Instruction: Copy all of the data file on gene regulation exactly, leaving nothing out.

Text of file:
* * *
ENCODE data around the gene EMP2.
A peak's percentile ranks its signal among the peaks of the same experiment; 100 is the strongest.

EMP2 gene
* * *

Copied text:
ENCODE data around the gene EMP2.
A peak's percentile ranks its signal among the peaks of the same experiment; 100 is the strongest.

EMP2 gene